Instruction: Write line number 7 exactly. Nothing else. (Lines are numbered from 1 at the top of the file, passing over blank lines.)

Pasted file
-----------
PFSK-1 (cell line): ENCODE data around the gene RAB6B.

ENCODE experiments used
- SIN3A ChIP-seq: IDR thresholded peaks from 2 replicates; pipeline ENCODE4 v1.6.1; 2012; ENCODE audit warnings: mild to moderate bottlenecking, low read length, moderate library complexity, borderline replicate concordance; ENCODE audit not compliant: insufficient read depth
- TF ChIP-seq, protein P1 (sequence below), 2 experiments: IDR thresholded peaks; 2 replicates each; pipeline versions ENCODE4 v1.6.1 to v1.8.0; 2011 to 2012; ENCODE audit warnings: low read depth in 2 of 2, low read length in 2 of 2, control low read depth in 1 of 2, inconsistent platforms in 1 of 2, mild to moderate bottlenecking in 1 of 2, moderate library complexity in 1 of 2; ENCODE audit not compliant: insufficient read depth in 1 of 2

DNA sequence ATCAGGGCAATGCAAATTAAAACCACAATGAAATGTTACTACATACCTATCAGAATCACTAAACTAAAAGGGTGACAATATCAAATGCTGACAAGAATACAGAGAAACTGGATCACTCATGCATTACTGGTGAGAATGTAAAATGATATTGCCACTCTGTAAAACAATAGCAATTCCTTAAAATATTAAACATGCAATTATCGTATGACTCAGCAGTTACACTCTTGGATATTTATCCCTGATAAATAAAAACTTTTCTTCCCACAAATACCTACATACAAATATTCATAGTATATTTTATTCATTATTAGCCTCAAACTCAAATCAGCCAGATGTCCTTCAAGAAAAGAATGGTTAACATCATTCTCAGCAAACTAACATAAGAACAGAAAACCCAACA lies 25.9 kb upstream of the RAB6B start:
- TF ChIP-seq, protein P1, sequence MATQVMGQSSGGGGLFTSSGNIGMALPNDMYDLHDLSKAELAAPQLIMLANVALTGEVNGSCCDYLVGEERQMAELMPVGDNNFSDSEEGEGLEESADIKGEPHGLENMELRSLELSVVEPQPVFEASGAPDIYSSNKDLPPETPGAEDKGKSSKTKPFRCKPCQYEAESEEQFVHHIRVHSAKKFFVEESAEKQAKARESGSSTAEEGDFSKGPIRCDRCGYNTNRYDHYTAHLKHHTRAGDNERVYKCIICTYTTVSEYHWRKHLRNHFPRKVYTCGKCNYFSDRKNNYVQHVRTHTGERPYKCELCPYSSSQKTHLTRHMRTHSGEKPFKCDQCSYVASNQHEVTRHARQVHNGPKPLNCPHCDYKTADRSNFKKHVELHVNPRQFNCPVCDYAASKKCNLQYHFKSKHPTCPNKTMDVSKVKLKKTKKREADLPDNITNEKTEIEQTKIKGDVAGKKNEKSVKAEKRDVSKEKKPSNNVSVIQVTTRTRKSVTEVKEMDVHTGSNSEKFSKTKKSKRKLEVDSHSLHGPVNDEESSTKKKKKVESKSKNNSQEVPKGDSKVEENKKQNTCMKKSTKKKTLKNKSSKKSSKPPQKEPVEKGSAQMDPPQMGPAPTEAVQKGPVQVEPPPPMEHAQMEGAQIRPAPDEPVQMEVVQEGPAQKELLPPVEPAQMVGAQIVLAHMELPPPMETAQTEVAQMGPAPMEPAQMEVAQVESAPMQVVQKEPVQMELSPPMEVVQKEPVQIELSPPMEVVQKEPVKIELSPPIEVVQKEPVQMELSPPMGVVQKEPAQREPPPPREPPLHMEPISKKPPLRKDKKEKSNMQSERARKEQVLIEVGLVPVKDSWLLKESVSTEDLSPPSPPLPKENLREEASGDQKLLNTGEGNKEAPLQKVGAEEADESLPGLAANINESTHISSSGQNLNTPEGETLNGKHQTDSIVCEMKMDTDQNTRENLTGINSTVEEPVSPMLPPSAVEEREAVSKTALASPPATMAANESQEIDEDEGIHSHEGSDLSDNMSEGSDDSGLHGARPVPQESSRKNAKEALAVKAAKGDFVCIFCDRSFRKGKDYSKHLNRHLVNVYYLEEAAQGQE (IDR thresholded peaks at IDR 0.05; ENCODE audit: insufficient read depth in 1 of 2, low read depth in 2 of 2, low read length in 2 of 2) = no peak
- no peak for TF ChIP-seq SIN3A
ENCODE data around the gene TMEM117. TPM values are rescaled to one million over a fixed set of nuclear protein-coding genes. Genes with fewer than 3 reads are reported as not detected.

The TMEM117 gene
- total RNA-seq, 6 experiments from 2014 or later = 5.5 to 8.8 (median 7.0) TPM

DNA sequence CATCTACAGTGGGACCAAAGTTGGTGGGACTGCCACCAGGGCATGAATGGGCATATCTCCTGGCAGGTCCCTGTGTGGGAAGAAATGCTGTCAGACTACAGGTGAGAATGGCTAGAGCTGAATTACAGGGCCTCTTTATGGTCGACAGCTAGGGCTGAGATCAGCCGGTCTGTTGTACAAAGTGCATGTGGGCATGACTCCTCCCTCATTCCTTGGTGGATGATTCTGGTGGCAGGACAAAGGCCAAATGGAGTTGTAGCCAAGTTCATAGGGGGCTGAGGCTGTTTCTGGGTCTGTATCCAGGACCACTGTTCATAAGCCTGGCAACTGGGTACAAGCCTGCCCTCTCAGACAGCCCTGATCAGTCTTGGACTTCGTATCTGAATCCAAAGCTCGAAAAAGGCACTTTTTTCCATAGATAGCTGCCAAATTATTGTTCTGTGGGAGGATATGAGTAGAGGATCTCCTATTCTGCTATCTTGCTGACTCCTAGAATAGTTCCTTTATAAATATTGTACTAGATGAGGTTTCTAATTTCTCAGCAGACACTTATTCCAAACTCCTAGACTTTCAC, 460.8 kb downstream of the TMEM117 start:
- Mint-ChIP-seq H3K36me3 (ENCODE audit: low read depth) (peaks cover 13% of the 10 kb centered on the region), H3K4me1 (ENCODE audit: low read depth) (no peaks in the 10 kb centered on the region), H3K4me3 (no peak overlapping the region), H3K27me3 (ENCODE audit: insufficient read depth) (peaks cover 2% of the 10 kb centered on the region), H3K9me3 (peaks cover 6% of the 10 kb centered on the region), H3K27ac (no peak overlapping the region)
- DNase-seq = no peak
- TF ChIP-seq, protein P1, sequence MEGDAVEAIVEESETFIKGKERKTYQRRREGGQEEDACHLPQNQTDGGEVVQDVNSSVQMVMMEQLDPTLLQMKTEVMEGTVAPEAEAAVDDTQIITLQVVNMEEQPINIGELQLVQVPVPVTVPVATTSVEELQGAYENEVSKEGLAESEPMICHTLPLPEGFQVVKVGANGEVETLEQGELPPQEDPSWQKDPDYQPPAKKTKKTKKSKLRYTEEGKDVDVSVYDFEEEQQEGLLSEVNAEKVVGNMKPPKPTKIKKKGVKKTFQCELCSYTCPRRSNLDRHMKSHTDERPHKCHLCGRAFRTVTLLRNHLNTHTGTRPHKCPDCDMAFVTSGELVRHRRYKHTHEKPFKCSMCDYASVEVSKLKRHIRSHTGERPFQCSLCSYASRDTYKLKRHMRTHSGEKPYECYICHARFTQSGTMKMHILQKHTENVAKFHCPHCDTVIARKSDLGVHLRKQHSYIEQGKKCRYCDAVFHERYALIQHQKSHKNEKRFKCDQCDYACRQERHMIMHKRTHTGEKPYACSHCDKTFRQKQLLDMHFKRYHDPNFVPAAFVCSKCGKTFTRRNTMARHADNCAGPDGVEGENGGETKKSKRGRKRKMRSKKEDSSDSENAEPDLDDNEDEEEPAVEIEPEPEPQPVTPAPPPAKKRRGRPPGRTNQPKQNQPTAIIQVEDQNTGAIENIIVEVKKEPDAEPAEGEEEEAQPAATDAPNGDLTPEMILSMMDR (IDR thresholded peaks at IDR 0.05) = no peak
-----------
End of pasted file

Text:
- no peak for TF ChIP-seq SIN3A